The 10th Annual Edelbrock Car Show was another huge success as over 400 cars were on display. The show was able to present the Center for Learning Unlimited (CLU) a check in the amount of $10,000 to support its many efforts, especially its robotics club for middle and high school students. A nice touch of the show is that Vic’s Garage is open to the public. His garage is usually kept under lock and key so it is nice to get a peek inside. This showroom featured Vic’s original ’32 Roadster plus a nice selection of American classics.
Held at Vic’s Garage in Torrance, the event has now become a staple of the Southern California hot rod scene. The show allows participants to bring out their classics to show the rest of us enthusiasts while enjoying good food and listening to classic oldies. What is not to like about that on a weekend?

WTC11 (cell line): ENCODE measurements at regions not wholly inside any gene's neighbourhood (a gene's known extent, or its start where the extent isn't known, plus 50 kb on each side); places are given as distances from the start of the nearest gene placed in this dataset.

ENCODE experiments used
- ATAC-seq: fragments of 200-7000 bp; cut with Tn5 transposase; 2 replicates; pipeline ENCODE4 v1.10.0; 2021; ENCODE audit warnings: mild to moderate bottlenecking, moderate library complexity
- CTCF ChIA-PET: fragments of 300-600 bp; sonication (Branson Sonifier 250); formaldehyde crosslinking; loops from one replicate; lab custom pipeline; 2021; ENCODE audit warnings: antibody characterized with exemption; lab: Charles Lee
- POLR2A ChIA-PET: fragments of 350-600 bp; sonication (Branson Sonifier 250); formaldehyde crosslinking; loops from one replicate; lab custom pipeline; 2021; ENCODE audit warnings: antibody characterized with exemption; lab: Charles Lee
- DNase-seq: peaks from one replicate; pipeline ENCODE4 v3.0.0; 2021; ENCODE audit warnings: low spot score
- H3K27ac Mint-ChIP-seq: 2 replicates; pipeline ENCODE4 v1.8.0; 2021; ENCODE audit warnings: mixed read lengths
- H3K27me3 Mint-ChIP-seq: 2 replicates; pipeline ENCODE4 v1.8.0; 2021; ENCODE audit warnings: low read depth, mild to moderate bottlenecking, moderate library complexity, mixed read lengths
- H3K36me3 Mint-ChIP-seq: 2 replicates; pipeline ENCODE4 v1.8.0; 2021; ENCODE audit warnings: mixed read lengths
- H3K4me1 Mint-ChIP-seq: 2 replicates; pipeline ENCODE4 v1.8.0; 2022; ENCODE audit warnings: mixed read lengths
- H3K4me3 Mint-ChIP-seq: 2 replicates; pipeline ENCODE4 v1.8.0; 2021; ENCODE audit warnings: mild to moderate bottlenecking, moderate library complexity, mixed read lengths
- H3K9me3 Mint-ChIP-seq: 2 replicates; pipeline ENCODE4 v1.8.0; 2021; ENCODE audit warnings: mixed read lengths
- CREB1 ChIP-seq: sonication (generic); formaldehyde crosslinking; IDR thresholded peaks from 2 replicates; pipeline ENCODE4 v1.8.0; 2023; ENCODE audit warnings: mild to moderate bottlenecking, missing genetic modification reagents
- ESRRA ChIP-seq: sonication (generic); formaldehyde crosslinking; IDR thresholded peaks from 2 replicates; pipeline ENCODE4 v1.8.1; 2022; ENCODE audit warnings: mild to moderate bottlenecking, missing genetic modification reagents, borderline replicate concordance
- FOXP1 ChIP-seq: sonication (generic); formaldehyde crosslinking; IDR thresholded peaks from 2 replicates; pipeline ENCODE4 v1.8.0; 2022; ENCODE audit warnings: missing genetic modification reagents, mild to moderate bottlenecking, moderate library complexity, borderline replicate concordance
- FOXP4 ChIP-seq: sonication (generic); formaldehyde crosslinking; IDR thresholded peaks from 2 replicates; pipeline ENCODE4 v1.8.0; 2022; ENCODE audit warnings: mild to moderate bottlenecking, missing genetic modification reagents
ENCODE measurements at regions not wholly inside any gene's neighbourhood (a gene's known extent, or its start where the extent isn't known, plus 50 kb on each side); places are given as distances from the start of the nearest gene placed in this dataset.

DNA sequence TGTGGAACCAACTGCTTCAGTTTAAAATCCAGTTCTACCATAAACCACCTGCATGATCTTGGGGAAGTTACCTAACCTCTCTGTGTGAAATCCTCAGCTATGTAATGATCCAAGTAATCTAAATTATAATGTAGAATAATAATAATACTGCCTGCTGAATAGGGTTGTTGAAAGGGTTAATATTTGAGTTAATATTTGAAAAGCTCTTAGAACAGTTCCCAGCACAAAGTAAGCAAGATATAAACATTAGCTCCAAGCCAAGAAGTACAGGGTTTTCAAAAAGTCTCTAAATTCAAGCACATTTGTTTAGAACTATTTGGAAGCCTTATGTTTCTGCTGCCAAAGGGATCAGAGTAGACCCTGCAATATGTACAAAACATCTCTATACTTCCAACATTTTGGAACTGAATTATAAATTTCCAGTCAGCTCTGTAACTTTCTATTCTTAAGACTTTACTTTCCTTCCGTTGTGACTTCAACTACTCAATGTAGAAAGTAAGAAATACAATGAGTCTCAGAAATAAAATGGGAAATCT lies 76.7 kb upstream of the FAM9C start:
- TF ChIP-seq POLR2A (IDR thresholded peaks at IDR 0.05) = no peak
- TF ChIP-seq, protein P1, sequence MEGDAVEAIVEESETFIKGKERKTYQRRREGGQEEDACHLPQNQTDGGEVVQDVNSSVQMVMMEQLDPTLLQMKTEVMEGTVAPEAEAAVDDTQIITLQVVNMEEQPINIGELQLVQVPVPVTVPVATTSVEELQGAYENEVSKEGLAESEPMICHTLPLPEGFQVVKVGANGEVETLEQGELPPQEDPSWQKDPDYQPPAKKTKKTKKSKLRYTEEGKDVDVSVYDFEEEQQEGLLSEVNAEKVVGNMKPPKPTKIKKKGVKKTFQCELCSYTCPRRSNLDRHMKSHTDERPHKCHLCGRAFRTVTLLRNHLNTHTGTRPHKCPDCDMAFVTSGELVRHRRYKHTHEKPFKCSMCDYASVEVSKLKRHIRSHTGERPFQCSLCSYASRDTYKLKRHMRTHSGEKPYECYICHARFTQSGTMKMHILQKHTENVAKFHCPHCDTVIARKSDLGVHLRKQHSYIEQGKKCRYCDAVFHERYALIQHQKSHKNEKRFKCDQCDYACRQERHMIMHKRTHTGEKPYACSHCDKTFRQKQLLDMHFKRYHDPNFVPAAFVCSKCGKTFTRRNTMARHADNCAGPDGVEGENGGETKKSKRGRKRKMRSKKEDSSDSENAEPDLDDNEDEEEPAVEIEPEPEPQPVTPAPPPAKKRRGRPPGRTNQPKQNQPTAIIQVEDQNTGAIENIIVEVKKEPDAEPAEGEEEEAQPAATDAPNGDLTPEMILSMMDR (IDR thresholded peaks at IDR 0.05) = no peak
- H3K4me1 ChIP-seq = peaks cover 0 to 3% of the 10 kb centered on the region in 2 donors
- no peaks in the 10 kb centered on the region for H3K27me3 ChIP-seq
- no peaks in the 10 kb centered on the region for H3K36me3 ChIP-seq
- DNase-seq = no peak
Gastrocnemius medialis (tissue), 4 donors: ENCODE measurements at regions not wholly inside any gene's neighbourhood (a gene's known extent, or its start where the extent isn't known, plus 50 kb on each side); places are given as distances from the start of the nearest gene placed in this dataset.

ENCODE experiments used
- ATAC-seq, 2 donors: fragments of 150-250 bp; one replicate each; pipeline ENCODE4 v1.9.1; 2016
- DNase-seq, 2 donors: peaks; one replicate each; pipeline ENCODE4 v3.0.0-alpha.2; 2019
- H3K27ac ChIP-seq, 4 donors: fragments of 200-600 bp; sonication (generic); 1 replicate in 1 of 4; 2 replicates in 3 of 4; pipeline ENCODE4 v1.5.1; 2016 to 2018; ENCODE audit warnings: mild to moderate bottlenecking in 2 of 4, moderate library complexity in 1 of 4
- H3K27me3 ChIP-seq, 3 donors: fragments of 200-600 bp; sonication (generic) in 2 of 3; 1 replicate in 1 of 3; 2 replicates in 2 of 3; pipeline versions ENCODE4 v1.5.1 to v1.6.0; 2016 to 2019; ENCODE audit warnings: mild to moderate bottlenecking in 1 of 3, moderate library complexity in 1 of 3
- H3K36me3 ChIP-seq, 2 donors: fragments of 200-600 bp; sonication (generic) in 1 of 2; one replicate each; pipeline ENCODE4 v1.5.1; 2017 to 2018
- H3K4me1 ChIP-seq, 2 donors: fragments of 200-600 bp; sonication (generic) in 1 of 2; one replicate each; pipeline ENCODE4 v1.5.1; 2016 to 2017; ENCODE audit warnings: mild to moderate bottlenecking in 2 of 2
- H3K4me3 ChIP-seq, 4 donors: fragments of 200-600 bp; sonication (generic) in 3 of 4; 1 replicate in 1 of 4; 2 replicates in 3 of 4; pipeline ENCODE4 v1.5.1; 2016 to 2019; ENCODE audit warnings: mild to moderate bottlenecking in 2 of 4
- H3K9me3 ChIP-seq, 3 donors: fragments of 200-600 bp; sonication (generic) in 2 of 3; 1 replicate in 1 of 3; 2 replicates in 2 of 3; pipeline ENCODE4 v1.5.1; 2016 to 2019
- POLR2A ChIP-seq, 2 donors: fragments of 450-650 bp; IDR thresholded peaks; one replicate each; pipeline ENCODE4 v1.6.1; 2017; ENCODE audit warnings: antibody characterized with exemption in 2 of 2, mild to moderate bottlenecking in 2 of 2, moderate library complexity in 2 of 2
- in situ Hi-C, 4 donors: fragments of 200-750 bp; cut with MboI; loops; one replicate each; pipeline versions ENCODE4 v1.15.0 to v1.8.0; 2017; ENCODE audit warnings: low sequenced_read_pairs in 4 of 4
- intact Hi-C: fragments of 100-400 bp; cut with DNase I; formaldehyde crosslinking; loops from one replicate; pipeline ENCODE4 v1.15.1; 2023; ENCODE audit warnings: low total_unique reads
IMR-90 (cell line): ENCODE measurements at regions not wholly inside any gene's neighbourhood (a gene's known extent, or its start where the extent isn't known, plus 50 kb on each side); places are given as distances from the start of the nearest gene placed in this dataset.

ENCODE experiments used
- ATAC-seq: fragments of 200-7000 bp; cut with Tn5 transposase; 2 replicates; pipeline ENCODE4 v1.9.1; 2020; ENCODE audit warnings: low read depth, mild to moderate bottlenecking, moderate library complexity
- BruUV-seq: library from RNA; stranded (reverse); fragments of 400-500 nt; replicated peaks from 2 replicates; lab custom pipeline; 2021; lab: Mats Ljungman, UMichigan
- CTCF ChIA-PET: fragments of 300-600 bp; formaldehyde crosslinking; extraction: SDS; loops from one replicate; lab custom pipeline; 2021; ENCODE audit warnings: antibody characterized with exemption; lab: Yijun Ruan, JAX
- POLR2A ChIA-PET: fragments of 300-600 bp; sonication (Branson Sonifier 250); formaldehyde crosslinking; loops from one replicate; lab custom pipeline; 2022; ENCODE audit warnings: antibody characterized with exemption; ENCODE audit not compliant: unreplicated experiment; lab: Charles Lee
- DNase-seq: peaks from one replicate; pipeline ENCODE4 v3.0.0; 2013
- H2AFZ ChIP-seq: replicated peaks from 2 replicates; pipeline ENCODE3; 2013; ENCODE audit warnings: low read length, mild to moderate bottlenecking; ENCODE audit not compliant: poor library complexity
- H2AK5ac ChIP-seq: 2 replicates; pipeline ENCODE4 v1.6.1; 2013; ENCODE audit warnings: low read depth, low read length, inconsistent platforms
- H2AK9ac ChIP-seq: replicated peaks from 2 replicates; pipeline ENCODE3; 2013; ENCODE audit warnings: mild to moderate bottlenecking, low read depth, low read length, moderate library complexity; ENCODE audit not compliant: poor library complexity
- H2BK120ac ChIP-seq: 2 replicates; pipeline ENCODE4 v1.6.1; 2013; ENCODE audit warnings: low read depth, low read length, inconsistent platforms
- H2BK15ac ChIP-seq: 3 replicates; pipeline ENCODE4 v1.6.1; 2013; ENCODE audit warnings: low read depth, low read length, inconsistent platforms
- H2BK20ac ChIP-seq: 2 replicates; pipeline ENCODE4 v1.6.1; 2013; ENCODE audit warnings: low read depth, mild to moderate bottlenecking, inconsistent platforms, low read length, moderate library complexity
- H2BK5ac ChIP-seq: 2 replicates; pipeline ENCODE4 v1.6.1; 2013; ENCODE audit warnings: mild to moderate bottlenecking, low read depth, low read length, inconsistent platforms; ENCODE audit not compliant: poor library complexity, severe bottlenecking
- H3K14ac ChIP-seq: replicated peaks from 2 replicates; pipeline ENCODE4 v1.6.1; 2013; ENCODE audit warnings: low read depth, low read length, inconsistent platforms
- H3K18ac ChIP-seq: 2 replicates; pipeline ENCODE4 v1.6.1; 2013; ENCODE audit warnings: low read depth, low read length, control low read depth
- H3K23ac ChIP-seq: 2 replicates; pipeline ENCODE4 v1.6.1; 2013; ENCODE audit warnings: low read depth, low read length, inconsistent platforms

Vic Edelbrock Sr. was born in Kansas. In 1931 Vic moved west to California to live with his brother. In 1933, he opened his first repair garage in Beverly Hills and, in 1938, he bought a 1932 Ford Roadster. That 32 Roadster ended up being a guinea pig for the Slingshot aluminum manifold for the Flathead. Both of these went through a lot of testing at Muroc Dry Lake (the current home of Edwards Air Force base) as Edelbrock’s performance business began to take shape. World War II set Vic’s plans back, but his experience as a machinist during the war paid off in spades as he returned to California and opened a machine shop – Edelbrock Power and Speed Equipment was born. Unfortunately Cancer took Vic’s life at 49 in 1962, but Vic Jr. and his crew grew the company into what you see today – a multi-million dollar enterprise that takes pride in “Made in the USA.”
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